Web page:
Progress and Petronas said they would meet with Industry Canada officials, and both Nexen and CNOOC said they still expect their deal to go through.

In the markets
As BMO's Robert Kavcic put it, it's an "earnings frankenstorm."

"'Not trying to hype it,' one National Weather Service meteorologist said about Hurricane Sandy, which is barrelling down on Wall Street, but 'we're seeing a storm at an intensity that we have not seen in this part of the country in the past century,'" Mr. Kavcic said in a report.

"To be fair, the earnings results we've seen so far in Q3 are more of a cloudy disturbance compared to that assessment, but it still looks like enough to unsettle investors who have become accustomed to sunny upside surprises. S&P 500 profits are now on pace to fall 1.2 per cent year-over-year in the quarter, the worst showing since the end of the recession, and revenue results have been decidedly negative with almost 60 per cent of companies in the index missing expectations."

The S&P 500 lost 1.5 per cent this week, and Toronto's S&P/TSX composite 0.9 per cent.

All about mobile
We got a new, smaller iPad this week, a miss on profit estimates from Apple Inc. and some good news for Research In Motion Ltd. and Facebook.

As Iain Marlow reported, RIM jumped back into the top ranks of smartphone companies, with the most shipments of gadgets in the third quarter, according to research firm IDC.

Apple unveiled a mini iPad, to compete with the likes of Google Inc. and Samsung, as Omar El Akkad and Susan Krashinsky reported, though later in the week disappointed somewhat as iPad sales trailed what was expected in its quarterly earnings report. Having said that, it still chalked up massive profits.

And Facebook Inc. watched its shares climb with quarterly results that showed a stronger mobile component.

Feeling like you're in a rut?
You're not alone, Josh O'Kane reported.

A new study by Linda Duxbury of Carleton University and Christopher Higgins of the University of Western Ontario showed almost two-thirds of Canadians work more than 45 hours a week, and just 23 per cent are highly satisfied with their lives.

Those 45-hour work weeks represent a 50-per-cent increase from 20 years ago, while satisfaction has fallen by half since 1991.

Nine things
1. The chief of the International Monetary Fund knows what plays in Canada. "As policy makers, we must push through reforms today to create the system we need for the future," Christine Lagarde told an event in Toronto Thursday, according to her prepared text. "To quote your most famous hockey player - Wayne Gretzky: 'A good hockey player plays where the puck is. A great hockey player plays where the puck is going to be.'"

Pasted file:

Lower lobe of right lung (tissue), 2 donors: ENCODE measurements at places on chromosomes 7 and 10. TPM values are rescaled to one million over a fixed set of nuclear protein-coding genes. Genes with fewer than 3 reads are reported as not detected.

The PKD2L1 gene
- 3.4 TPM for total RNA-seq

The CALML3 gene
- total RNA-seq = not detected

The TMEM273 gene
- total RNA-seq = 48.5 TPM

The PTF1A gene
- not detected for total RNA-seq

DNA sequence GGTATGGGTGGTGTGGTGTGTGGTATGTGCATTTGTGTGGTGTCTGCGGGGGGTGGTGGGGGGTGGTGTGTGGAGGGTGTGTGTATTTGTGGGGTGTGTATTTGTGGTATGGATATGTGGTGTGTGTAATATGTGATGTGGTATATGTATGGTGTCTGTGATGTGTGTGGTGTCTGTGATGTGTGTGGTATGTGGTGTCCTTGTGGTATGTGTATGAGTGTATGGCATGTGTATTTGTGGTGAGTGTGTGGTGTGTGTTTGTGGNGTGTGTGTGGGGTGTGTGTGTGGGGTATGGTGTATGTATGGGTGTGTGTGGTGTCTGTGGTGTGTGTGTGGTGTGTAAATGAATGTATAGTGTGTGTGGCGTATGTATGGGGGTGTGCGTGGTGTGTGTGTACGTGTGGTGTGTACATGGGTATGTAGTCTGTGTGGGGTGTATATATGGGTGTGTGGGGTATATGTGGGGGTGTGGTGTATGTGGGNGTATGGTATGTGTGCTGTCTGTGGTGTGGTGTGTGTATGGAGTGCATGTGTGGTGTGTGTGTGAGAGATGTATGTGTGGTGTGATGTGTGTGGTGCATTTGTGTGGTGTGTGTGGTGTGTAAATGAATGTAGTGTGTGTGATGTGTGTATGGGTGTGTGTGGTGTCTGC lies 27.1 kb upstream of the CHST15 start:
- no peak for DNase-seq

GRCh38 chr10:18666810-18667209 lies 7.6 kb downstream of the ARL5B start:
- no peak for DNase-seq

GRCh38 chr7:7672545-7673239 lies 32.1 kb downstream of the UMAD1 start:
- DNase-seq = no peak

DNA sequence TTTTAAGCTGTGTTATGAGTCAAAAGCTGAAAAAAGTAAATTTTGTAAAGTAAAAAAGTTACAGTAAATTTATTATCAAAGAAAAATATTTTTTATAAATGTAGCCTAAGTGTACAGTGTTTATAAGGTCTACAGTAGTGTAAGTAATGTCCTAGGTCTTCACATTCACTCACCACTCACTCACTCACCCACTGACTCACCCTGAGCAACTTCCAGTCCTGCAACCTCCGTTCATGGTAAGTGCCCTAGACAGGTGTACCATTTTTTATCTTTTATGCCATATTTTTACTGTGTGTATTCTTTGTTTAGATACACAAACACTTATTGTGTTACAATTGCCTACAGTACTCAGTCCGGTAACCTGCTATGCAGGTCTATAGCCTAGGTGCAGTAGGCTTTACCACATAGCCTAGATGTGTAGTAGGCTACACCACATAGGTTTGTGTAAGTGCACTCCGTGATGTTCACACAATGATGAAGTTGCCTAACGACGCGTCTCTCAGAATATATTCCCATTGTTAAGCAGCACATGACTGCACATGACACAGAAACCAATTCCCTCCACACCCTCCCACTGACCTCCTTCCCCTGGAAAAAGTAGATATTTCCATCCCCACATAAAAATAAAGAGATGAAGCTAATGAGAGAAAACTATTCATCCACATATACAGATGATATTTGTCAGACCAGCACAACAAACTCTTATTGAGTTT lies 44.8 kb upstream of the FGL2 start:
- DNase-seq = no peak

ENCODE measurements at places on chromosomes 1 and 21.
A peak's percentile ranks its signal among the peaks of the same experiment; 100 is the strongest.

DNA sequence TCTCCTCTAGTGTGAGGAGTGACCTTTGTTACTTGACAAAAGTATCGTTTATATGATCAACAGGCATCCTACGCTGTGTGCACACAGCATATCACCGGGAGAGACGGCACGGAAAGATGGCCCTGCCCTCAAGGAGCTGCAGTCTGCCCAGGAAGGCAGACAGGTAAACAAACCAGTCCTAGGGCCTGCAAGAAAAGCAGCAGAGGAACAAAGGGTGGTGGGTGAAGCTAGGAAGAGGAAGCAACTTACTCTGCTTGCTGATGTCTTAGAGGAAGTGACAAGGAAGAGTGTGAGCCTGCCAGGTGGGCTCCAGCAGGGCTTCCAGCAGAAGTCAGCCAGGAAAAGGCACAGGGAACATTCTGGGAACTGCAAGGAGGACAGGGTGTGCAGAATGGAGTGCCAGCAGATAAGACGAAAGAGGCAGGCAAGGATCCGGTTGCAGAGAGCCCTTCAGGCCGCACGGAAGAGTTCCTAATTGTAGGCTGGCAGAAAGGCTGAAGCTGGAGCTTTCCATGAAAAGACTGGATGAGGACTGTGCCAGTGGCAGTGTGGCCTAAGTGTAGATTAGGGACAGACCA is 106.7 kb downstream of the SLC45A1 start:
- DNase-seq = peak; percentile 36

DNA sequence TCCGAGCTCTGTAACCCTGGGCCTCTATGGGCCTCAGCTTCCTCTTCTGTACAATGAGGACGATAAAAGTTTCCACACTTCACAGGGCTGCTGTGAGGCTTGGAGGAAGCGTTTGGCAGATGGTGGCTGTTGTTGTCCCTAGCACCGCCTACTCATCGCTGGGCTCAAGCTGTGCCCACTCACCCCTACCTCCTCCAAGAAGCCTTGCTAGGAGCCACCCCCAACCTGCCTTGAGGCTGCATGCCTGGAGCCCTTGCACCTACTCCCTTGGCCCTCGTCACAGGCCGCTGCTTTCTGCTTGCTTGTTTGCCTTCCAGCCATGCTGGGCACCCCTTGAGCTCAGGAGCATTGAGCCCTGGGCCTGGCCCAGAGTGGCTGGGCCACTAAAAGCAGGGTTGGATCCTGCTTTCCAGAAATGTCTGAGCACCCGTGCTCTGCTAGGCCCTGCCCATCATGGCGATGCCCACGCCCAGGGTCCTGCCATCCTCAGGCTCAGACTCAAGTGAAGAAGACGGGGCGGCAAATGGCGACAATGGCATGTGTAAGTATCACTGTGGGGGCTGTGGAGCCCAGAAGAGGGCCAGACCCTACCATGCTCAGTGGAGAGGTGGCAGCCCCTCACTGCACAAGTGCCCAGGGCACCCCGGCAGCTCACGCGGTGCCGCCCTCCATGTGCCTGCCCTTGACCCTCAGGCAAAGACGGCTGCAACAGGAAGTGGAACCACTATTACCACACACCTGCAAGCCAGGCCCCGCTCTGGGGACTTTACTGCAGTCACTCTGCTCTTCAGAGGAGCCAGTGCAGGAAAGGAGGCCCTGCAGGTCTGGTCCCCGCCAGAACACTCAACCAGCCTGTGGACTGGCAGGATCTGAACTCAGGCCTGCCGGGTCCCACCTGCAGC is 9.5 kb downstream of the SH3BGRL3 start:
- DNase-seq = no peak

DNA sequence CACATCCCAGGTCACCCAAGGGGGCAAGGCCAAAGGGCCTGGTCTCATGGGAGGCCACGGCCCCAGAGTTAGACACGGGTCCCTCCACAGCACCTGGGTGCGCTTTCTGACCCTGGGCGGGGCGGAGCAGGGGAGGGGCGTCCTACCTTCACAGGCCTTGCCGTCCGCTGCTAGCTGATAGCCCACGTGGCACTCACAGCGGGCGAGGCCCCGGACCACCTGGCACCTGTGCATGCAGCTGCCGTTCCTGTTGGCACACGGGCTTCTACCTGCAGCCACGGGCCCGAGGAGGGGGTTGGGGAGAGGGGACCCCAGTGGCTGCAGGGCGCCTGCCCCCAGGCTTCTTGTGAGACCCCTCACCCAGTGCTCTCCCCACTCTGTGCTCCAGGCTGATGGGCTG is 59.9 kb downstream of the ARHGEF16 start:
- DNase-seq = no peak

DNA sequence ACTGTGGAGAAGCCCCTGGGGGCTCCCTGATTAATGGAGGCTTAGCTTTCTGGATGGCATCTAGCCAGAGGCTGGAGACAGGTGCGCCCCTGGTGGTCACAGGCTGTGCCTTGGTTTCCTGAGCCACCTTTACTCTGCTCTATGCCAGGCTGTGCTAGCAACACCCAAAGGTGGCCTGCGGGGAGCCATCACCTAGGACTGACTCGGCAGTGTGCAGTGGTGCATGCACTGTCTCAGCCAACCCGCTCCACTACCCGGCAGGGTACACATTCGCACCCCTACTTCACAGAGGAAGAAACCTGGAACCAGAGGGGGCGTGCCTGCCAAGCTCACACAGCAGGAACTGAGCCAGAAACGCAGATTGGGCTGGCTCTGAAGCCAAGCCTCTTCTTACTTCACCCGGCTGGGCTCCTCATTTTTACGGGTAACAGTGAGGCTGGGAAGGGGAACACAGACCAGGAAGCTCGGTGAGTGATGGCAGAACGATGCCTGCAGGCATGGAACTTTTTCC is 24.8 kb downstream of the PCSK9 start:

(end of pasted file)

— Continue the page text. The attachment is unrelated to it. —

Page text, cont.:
2. Fun with analyst report titles: Analysts had some fun this week with the death of the Petronas-Progress deal, one calling it a "pre-emptive Halloween scare" and another noting that "mating season gets a cold shower."

3. Colour commentary of the week, by Gluskin SHeff + Associates chief economist David Rosenberg on CNBC's Jim Cramer and Friday's report showing U.S. GDP growth of 2 per cent in the third quarter: "After all, Cramer called the GDP report 'good news' in his assessment on CNBC this morning ... Memo to Jim Cramer: As Billy Joel put it, only the 'good' die young. And on this basis, the 'good' at 2% is looking more like 'is that all you get for your money.'"

4. Canada's new ePassport will boast images that the government says "showcase Canada's history and the building of our great nation." And, indeed, they do, from First Nations to the Mounties to Terry Fox to little boys playing ice hockey. There's even an image of Niagara Falls, which the website says "continue to be a popular destination for families, weddings, conferences and honeymoons." The picture is of the actual Falls, rather than red heart-shaped pillows.

5. Smokin' in the boys' room, sort of: Agence France Presse reports that five Japanese teachers who ducked away from the school grounds for a cigarette between classes had their pay docked by the equivalent of up to $6,300 (U.S.) by their education board.

6. Thursday's child may indeed have far to go. A new study of CEOs of Fortune 500 companies shows a significantly lower portion were born in June and July, which means they weren't the youngest kids in their class, according to a study released by UBC's Sauder School of Business and reported by The Globe and Mail's Janet McFarland.

7. Tweet of the week, from @matwilcox: "I stopped fighting my inner demons....we are totally on the same side now."